Any good workaround for LocalJumpError?


#1

Hi All,

I was trying to implement a callback mechanism in JRuby that looks like
the following:

class Engine
def initialize()
@b=[]; @data = 1;
end

def add_listener(&b)
@b << b;
end

def fire_event()
@b.each do |b|
puts “calling listener”
begin
b.call(@data)
rescue LocalJumpError
end
puts “done calling listener”
end
end
end

engine = Engine.new;
engine.add_listener do |data|
if data == 1
puts “data is 1”
return
else
# do something else
end
end
engine.fire_event();

This code works fine with Ruby but not with JRuby 1.1.6. The code jumps
right out of the b.call(@data) and LocalJumpError was never getting
thrown. Some googling shows that there were several bugs filed against
this so I suppose this is a known issue. But my question is, what would
be the best work around for this?

  1. I suppose I can ask caller to always pass in a lambda to my
    add_listener function, but that makes the syntax looks ugly for the
    caller.
  2. I suppose I can ask add_listener caller not to use return in their
    block or thrown some special exception to terminate their code. But
    this could be ugly too.

Any other possible options or workarounds?

Thanks,

–Gary


#2

Use next instead of return when you want to get out of a block that
won’t be executed in the local scope.

Logan B.
removed_email_address@domain.invalid
http://www.logustus.com


#3

I concur…the reason this raises LocalJumpError is because…it’s a
local jump error. Although we endeavor to raise appropriate errors in
all cases, code that swallows errors as expected is generally bad form.

Try next and see if it solves your issues.

Logan B. wrote:

end
end
end
caller.
2. I suppose I can ask add_listener caller not to use return in their
block or thrown some special exception to terminate their code. But
this could be ugly too.

Any other possible options or workarounds?

Thanks,

–Gary


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#4

I don’t think next is absolutely required. As long as the return in not
nil, anything will do. We had the same problem some months ago, and
fixed it by making the last line of the function simply “true”. I’m not
sure if this still applies.

regards,
Ricardo

Gary L. wrote:

Hi All,
@b << b;
end
end
caller.

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#5

You are right. I guess my example was not clearly demonstrate what I
wanted to do. I am looking for a way to return in the middle of
function when some condition meets, rather than using a lot of if/else
statement. You are correct. If I want to return something in the last
statement, I do not need to use a “next”.

Thanks,

–Gary

Ricardo T. wrote:

value 123 back to the my add_listener function. Though I still think

Logan B. wrote:

end
end
end
2. I suppose I can ask add_listener caller not to use return in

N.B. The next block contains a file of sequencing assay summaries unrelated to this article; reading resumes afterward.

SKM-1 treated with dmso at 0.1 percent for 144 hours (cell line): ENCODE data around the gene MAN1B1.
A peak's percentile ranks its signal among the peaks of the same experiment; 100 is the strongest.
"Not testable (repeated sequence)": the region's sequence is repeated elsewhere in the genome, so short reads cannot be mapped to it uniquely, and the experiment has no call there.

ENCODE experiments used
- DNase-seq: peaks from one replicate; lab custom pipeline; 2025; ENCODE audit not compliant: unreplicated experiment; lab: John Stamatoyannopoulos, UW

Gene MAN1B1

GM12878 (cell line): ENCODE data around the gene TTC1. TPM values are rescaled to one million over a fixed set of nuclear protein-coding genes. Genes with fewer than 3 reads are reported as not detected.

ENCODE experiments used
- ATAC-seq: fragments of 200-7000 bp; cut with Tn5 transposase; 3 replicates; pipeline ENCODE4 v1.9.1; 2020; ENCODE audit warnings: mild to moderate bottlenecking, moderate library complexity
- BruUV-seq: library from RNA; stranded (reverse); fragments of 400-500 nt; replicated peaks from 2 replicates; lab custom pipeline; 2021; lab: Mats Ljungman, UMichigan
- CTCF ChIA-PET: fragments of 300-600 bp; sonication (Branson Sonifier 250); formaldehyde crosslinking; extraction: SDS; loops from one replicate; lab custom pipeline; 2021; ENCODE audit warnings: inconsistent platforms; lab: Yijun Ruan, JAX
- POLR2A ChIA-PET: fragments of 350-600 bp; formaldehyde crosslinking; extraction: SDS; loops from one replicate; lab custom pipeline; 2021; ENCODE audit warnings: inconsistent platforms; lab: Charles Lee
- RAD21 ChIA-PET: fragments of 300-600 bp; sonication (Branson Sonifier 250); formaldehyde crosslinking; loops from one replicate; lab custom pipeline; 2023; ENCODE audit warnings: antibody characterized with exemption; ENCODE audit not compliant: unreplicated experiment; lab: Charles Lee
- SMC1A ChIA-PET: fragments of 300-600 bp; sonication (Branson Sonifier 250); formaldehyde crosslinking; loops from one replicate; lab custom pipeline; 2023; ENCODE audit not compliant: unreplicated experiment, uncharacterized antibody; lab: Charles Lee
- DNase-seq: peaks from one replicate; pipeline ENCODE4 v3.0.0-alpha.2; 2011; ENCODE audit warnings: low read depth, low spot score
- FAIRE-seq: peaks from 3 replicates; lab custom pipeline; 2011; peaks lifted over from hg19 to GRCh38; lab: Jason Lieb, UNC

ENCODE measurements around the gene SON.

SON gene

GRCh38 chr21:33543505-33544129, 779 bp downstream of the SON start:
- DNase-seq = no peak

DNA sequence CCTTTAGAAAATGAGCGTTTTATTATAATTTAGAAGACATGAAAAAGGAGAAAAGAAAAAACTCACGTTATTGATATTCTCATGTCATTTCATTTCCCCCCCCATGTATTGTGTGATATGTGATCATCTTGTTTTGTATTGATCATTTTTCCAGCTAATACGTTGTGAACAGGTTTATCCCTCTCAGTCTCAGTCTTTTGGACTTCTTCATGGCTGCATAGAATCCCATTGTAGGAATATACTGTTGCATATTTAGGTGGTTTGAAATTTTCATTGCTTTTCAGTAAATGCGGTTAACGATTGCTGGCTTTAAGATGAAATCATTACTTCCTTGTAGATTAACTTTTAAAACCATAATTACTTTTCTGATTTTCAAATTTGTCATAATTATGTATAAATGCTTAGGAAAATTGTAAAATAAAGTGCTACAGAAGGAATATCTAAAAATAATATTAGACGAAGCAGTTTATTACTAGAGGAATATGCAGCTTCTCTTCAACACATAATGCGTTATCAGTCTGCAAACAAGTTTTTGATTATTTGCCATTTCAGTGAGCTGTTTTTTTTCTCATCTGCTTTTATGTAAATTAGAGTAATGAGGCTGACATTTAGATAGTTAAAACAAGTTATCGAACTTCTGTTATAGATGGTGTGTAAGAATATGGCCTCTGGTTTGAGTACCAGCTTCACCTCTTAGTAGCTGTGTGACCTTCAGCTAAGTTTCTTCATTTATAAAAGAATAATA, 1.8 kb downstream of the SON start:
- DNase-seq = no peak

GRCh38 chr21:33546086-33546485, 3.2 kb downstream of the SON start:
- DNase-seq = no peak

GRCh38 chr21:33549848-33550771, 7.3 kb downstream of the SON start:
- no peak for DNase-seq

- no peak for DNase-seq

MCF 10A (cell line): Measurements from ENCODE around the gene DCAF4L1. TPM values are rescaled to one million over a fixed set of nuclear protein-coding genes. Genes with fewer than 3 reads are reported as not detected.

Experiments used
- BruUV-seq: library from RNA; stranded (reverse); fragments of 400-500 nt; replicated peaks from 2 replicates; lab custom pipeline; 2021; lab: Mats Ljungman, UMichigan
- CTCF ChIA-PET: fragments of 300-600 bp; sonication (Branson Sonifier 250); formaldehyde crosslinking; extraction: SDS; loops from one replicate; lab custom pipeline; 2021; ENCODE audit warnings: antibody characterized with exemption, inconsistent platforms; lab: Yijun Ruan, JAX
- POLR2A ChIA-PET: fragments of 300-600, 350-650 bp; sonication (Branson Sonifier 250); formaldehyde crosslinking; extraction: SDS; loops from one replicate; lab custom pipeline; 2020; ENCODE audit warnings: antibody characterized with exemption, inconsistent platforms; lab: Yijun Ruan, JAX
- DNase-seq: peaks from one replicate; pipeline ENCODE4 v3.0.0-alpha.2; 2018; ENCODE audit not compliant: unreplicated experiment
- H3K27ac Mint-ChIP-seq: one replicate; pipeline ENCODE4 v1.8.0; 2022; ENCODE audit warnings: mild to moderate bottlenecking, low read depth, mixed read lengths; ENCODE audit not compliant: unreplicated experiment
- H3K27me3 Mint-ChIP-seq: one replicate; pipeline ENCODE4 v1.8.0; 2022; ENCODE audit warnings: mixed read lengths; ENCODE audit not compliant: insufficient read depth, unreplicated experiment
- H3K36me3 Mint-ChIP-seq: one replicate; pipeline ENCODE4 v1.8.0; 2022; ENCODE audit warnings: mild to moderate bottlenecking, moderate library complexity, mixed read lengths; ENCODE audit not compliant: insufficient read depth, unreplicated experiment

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#6

Gary L. wrote:

Kool, next seems to do the trick. “next 123” can also returns the value
123 back to the my add_listener function. Though I still think using
return is cleaner from the syntax point of view (so the caller feel he
is writing a function rather than a block of code), but I guess I can
live with using next.

Coming from the Java world, I have always thought passing block is
similar to passing a function pointer. But I didn’t realize that block
handles return differently than a function. The whole lambda and proc
thing seems rather confusing to me :frowning:

To you and us both. It’s definitely been organically grown, and only a
handful of people in the world can enumerate all the differences.

And the return thing takes some getting used to, especially since it’s
not really consistent (return in lambda returns from lambda; return in
block/proc returns from containing method or raises error). But it’s
difficult to work around if you want to be able to do “non-local”
returns and still have lambdas work like simple functions.

  • Charlie

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#7

Kool, next seems to do the trick. “next 123” can also returns the value
123 back to the my add_listener function. Though I still think using
return is cleaner from the syntax point of view (so the caller feel he
is writing a function rather than a block of code), but I guess I can
live with using next.

Coming from the Java world, I have always thought passing block is
similar to passing a function pointer. But I didn’t realize that block
handles return differently than a function. The whole lambda and proc
thing seems rather confusing to me :frowning:

In any case, appreciate for your helps :slight_smile:

–Gary

Charles Oliver N. wrote:

Logan B.

class Engine
puts “calling listener”
engine.add_listener do |data|
never getting thrown. Some googling shows that there were several


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